Another important measure is that the dependent children of temporary foreign workers are granted expanded eligibility for Canadian work permits, subject to the rules that apply to hiring minor-aged workers. As mentioned above, the dependent children of foreign workers were previously unable to obtain a Canadian work permit. They had to apply individually and complete all the steps required for that purpose.
Under the new measures, dependent children of temporary foreign workers are now eligible to apply for a Canadian work permit. This means that they are also able to apply for an open work permit, regardless of the skill level related to the position held by their family member in Canada.
In addition, spouses, common-law partners and dependent children of permanent resident applicants in the economic immigration class may now apply for an open Canadian work permit. To do so, the principal applicants also need to hold a Canadian work permit.
For the time being, these new measures exclude the family members of applicants who have submitted a Canadian work permit application in the Low-Wage stream, the Seasonal Agricultural Worker Program, or in the Agricultural stream of the Temporary Foreign Worker Program. Nevertheless, it appears that IRCC is planning to announce other future measures that will specifically deal with these two programs.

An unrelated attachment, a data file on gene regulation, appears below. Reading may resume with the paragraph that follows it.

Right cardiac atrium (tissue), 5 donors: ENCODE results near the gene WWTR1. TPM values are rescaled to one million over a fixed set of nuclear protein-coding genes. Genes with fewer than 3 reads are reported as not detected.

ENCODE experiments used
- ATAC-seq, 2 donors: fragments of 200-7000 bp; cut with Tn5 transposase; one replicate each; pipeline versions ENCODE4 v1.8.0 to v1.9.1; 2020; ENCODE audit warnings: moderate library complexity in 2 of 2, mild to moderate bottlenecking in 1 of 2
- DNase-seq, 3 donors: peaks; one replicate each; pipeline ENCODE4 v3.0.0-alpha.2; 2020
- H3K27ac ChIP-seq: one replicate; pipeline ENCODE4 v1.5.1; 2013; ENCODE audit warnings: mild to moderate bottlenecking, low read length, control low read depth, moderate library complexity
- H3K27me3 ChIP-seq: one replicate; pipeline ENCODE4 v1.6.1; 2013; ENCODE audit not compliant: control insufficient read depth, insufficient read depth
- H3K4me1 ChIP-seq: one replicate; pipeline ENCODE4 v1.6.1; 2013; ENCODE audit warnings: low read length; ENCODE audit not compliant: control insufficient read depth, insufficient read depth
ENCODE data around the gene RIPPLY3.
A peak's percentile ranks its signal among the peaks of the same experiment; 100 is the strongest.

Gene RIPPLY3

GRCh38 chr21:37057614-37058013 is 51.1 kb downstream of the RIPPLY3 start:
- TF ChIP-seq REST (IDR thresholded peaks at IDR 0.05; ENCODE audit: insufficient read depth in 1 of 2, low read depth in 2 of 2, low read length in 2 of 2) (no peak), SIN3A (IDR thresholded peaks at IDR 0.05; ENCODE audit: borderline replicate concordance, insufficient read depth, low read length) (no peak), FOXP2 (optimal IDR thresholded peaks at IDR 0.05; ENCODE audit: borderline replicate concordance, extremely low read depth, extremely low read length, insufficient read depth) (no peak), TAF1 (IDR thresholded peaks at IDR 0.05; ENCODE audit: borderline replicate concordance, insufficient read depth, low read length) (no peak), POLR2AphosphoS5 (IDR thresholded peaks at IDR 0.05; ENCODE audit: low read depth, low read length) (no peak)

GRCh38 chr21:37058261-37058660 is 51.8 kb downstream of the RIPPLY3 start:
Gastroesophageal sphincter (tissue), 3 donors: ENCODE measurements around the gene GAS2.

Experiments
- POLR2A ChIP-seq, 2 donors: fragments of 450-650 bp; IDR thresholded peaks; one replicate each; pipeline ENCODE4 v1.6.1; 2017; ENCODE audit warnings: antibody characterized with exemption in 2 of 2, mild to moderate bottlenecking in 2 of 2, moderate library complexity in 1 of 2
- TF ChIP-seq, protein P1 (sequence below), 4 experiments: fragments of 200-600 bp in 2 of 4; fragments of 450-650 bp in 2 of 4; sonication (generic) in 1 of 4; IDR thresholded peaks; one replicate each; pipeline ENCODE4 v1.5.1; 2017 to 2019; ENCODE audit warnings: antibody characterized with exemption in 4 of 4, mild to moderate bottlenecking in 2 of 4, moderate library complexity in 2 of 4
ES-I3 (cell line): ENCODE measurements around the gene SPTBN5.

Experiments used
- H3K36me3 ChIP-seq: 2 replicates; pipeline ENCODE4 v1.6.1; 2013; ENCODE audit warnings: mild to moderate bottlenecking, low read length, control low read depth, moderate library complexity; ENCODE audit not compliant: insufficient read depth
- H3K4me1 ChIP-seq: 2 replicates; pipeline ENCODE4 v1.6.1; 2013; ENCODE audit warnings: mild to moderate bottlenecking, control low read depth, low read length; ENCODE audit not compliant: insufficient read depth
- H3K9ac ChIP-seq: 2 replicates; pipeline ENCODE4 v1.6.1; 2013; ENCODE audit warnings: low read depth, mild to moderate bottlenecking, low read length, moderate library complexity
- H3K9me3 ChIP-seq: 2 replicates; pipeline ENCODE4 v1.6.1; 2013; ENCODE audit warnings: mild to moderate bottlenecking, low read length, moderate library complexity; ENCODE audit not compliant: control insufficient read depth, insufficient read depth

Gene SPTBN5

Impact on human resources professionals
These new measures announced by IRCC are excellent news for all professionals active in the field of human resources.
In fact, many professionals in this field had already expressed the desire that family members of temporary foreign workers be eligible to apply for a Canadian work permit.
It was previously harder to convince temporary foreign workers to immigrate to Canada for low-skilled jobs, in large part due to competition from other countries and their immigration processes. In many cases, foreign workers had family members who were unable to accompany them to Canada and had to stay behind in their country of origin.
Due to this situation, some foreign workers turned down job offers in Canada, because they did not want to be separated from their family members. In cases where temporary foreign workers actually did agree to immigrate to Canada, they often left the country after a few weeks of work because they missed their family. On that note, it has been proven that when a temporary foreign worker’s family members are with them, their integration process is much more successful.
Furthermore, thanks to the expanded measures for dependent children, the children of some foreign workers will be able to take a job when they arrive in Canada. This situation could also serve as another selling point, because dependent children were previously only allowed to obtain temporary status as visitors or students.
Ultimately, although IRCC still needs to provide more details, the measures recently announced are great news for human resources professionals. These measures will ultimately increase Canada’s competitiveness and make it easier for temporary foreign workers to complete their integration into the country.
Suggested readings for more information
- IRCC website on the current rules for obtaining a work permit as a spouse or common-law partner of a temporary foreign worker
- IRCC announcement on December 2, 2022
- Details of the new measures announced by IRCC
Carrefour RH, a site of the Ordre des conseillers en ressources humaines agréés du Québec, published a first version of this article.